Most older workers, however, no longer want the traditional choice of full-time work vs. full-time retirement. Instead, they seek flexible work arrangements such as part-time or seasonal work assignments. Regardless of whether mature workers stay full-time or part-time beyond retirement, employers must prepare to face issues that correspond with retaining a mature workforce.
To attract and retain older workers, employers must address how to include them as part of their diverse workforce.
Aging gracefully means flexibility
Some retirement-age baby boomers will want flexibility because, after all, these are their “golden years” and they want to be able to enjoy them. But there’s another growing group of boomers that don’t just want flexibility, they have to have it to stay in the workforce. The “sandwich generation,” a baby boomers subgroup, is distinguished by their dual caregiving responsibilities to their children and their aging parents. A flexible work schedule allows them to fulfill those responsibilities, which promotes greater focus and productivity during work hours.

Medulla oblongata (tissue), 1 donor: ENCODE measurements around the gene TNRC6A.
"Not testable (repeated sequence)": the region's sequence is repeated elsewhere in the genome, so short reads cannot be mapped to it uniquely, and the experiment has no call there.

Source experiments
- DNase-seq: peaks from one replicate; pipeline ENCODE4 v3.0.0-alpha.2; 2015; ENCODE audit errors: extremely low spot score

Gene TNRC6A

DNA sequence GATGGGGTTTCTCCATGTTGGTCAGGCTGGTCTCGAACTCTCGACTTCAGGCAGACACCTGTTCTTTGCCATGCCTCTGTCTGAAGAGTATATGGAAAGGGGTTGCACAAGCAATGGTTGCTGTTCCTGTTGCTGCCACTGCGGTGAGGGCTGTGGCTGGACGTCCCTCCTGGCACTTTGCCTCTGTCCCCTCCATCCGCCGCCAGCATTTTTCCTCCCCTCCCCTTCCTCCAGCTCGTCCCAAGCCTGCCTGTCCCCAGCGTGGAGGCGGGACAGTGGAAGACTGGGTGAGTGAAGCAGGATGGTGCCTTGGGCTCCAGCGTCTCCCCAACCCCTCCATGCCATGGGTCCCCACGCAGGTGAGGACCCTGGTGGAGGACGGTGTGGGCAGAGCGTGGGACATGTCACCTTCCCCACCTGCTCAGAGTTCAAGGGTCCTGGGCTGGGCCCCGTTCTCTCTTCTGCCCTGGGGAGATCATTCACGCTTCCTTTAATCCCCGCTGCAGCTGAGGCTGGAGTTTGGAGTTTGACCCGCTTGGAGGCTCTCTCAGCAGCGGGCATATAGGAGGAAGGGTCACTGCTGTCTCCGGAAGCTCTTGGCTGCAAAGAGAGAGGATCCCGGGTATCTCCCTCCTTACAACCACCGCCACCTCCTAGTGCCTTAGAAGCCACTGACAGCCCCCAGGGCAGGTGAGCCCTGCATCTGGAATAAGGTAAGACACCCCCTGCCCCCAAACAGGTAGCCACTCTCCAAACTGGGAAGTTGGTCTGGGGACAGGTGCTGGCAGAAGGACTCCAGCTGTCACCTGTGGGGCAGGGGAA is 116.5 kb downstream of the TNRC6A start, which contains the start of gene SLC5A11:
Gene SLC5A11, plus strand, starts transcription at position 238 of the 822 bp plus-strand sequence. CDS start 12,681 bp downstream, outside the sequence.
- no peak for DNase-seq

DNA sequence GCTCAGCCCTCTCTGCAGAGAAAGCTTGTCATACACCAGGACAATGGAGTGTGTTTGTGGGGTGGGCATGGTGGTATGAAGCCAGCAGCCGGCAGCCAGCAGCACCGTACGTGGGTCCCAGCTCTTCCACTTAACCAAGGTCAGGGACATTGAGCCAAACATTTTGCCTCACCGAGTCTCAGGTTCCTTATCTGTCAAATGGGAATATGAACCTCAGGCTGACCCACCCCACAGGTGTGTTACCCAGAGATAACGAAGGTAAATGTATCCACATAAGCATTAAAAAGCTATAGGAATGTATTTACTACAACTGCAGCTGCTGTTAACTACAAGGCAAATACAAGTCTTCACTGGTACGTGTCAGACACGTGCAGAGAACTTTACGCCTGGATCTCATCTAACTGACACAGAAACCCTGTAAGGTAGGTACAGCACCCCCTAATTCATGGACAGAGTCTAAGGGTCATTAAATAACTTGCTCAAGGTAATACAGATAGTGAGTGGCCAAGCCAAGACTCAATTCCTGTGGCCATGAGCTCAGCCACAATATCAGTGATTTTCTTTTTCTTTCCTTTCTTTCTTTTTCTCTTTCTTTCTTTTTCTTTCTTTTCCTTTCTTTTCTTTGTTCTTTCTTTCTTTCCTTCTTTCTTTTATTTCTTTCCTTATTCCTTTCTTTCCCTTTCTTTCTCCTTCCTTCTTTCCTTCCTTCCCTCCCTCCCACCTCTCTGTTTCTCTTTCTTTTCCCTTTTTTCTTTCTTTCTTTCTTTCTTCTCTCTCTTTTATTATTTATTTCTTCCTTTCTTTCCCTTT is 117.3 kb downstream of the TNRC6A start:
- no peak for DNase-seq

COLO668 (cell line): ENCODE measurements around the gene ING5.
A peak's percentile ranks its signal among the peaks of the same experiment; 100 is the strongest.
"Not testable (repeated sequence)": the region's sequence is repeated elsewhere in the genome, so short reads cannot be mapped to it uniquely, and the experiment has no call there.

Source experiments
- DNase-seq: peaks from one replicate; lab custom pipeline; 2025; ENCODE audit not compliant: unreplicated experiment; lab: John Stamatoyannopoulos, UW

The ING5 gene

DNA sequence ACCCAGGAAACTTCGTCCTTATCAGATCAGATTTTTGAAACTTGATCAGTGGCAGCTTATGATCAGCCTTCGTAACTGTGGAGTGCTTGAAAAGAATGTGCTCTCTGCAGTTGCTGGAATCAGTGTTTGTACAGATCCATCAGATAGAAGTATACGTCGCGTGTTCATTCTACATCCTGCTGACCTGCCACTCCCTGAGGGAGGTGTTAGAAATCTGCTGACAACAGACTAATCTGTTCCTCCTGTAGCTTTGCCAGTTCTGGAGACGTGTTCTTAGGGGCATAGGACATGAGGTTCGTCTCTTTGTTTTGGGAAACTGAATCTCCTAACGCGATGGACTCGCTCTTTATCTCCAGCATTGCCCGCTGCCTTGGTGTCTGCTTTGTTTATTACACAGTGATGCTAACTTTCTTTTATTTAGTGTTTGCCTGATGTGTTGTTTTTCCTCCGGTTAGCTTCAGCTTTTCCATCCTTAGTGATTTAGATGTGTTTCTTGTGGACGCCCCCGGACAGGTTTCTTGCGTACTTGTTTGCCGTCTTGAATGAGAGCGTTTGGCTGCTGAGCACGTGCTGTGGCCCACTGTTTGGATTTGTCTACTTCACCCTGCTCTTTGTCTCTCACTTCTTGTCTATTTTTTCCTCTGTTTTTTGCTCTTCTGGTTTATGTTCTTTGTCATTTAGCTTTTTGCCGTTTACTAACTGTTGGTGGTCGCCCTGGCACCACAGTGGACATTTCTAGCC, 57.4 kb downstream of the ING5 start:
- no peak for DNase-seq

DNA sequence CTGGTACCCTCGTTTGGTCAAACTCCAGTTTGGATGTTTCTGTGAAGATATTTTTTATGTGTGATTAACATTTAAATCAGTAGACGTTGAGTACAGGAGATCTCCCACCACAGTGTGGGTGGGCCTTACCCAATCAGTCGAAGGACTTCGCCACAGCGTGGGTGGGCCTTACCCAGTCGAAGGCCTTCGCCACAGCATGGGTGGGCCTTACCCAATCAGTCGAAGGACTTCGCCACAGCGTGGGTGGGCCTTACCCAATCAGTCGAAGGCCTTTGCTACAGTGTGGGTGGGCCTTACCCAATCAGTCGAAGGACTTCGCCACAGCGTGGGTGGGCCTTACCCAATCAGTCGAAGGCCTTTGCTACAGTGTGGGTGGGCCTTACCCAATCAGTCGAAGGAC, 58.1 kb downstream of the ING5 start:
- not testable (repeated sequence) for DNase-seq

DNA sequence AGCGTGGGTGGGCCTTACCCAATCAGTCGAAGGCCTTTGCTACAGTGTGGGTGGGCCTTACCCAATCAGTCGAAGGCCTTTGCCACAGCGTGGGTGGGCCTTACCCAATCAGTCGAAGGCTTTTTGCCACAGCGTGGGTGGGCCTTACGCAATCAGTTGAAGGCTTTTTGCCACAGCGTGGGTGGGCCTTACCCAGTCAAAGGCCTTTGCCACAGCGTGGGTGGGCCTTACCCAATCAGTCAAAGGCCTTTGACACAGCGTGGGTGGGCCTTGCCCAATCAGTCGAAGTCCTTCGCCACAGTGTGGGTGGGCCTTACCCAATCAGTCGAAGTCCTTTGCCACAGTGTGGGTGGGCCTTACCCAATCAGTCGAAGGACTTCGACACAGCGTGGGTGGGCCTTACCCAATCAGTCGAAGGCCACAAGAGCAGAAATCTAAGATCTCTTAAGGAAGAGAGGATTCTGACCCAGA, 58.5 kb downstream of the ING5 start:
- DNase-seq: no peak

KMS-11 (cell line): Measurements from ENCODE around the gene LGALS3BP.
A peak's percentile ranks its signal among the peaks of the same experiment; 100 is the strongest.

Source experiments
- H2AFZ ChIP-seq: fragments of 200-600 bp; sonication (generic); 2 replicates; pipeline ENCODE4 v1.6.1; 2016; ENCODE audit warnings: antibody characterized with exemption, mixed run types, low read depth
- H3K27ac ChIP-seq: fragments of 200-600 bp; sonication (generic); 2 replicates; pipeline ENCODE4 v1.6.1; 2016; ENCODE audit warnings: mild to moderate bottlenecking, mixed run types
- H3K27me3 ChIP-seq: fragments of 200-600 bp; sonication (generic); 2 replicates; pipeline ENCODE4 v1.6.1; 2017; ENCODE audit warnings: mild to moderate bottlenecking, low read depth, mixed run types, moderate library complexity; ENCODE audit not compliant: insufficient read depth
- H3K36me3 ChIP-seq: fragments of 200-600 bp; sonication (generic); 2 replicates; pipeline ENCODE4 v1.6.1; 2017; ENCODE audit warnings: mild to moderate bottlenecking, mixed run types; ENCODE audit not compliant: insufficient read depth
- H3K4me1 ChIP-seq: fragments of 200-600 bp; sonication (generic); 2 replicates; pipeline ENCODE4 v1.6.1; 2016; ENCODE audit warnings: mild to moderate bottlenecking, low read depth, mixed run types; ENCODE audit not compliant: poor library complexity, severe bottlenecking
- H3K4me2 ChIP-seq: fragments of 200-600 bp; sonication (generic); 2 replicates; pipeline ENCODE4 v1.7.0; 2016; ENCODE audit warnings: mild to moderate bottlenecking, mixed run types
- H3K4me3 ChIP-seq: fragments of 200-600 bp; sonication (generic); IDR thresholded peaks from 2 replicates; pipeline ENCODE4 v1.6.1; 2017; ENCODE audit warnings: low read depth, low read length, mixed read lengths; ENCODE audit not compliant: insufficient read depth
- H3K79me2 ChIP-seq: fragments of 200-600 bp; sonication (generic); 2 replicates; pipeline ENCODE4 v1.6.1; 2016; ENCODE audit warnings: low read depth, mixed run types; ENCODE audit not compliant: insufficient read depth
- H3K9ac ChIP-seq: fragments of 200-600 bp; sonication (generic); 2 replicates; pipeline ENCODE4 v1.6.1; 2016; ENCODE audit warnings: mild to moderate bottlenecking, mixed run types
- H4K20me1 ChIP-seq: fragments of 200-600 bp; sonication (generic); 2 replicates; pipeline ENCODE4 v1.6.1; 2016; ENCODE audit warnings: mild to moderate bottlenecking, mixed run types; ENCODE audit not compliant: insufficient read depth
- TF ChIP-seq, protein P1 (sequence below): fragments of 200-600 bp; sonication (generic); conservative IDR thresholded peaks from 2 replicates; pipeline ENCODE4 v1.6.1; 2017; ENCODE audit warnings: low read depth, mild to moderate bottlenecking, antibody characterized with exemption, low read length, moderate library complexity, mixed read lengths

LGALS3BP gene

Flextime. A flextime work schedule is a departure from the traditional 9-to-5 work schedule. Within defined limits, employees are allowed flexibility with respect to the time their workday begins and ends. For example, employees who work eight-hour days may begin work between 7:00 a.m. and 9:00 a.m. and end the workday between 4:00 p.m. and 6:00 p.m. Using flextime scheduling, you can establish “core time” (e.g., 9:00 a.m. to 4:00 p.m.) when all employees are required to be physically present at work.
Some of the advantages of flextime scheduling include a reduction in absenteeism; employees can schedule personal and family appointments without missing work. It also allows you greater flexibility in handling uneven workloads, and customer service is increased by the extended work hours. Flextime scheduling may be particularly beneficial for employees with caregiving responsibilities. It’s being used in metropolitan areas to address rush-hour traffic delays and other commuting issues.
Compressed workweeks. In a compressed workweek schedule, full-time employees work fewer than five days per week and more than eight hours per day. Workweeks of four 10-hour days or three 12-hour days are common examples of compressed workweek schedules. Employers operating seven days per week, like hospitals and nursing homes, lend themselves to the compressed workweek scheduling option.